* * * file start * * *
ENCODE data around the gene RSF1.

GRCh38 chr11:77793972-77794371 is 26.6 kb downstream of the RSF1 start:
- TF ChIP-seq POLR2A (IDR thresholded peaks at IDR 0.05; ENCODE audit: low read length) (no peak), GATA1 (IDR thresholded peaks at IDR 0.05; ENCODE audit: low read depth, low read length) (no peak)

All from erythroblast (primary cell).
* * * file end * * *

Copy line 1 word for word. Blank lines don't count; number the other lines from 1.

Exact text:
ENCODE data around the gene RSF1.